Some States Eye Restricting Chinese Investment in Real Estate
As tensions between the US and China increase, the newest front of division had been in the air, accompanying balloons claimed to be spy vehicles.
But there is much happening on the ground, literally. A dozen US states have been looking to forbid sales of real estate to Chinese nationals or companies.
Texas is one example, according to a report from Agence France-Presse (AFP).
“The US state of Texas is considering barring Chinese citizens from buying property on national security grounds — and as tensions with Beijing rise other states may follow suit. The Texas proposal also would bar Russians, Iranians and North Koreans from owning real estate. But the principal target appears to be Chinese nationals.”
There are 28.8 million people in the state. Of them, 1.4 million, or just under 5%, are Asian, said AFP, whether US citizens with Asian heritage or people who have green cards and permanent residence status. Just shy of 250,000 are Chinese.
China is a significant trading partner for the state, according to US government data cited by the Texas state government. As of the latest data, which is from 2019, 3.3% of Texas exports go to the country. That was down 34% from 2018.
But while economics is an important subject, so is national, and state, security, with foreign national purchases of land, often agricultural, in proximity to military bases.
“’We don’t want to have holdings by hostile nations,’ Gov. Ron DeSantis of Florida said in a news conference last month,” according to the New York Times. “Gov. Glenn Youngkin of Virginia made it part of his State of the Commonwealth speech soon after, urging lawmakers in his state to prevent ‘dangerous foreign entities’ tied to the Chinese government from purchasing farmland.”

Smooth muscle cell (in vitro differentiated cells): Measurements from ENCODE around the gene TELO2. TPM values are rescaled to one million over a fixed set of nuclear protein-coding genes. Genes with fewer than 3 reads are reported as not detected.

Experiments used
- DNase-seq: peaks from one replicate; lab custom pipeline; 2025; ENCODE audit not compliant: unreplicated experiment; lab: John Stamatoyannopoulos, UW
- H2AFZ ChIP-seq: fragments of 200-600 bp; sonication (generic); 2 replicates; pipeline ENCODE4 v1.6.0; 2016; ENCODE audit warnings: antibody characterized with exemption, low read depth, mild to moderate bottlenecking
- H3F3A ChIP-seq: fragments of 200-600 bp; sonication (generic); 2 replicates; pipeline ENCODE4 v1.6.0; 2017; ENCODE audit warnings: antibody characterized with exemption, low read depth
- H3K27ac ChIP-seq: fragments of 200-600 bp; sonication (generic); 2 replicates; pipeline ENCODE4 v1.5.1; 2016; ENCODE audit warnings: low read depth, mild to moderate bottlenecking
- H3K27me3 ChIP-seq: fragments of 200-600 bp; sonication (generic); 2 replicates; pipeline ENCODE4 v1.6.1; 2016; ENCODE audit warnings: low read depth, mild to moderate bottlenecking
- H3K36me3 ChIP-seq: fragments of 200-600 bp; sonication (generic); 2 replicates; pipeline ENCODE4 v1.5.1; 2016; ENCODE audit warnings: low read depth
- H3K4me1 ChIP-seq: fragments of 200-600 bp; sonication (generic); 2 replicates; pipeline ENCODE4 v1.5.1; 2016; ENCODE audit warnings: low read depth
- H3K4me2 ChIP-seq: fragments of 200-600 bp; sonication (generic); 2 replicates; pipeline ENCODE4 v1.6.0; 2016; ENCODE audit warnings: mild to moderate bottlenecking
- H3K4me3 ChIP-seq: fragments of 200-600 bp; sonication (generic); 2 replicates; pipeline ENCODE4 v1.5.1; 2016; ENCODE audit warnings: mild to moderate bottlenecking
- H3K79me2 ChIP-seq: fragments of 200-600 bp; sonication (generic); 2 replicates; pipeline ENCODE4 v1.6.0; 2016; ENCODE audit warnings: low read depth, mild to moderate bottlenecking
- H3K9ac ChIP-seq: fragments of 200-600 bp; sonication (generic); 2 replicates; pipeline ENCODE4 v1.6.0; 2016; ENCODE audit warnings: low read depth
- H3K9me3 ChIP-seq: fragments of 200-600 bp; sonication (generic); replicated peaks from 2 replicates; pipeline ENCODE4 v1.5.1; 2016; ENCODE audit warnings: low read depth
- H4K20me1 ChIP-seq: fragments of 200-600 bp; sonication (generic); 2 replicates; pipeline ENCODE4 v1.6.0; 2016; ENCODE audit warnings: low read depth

And there is also concern about agricultural land for its own sake. Last year in California, a bill that passed both the state assembly and senate, but that wasn’t signed into law, “would prohibit a foreign government from purchasing, acquiring, leasing, or holding an interest, as defined, in agricultural land within the State of California.”
The prohibition wouldn’t have applied to any land purchased before 2023.
“In order to secure the integrity of California’s agricultural land due to the effects it has on global food security, and in order to address the potential of foreign government control of California’s agricultural land and natural resources, it is necessary for this act to take effect immediately,” it further read.
But the Texas bill is constructed differently. It would apply to individuals, even if not connected with a government, and would extend even to purchasing a home.
Such bills potentially raise a number of legal issues, such as discrimination against groups based on race or ethnic background and also the federal government’s primary role in managing relations with other countries.
China has criticized such bills, as Reuters reported.
“’Generalizing the concept of national security and politicising economic, trade and investment issues violate the rules of market economy and international trade rules,’ spokesperson Mao Ning said at a regular press briefing.”
“I want to stress that China-U.S. economic and trade cooperation is mutually beneficial in nature. Over the years, Chinese enterprises have invested in the United States and made important contributions to promoting domestic employment and economic development in the United States,” said Mao.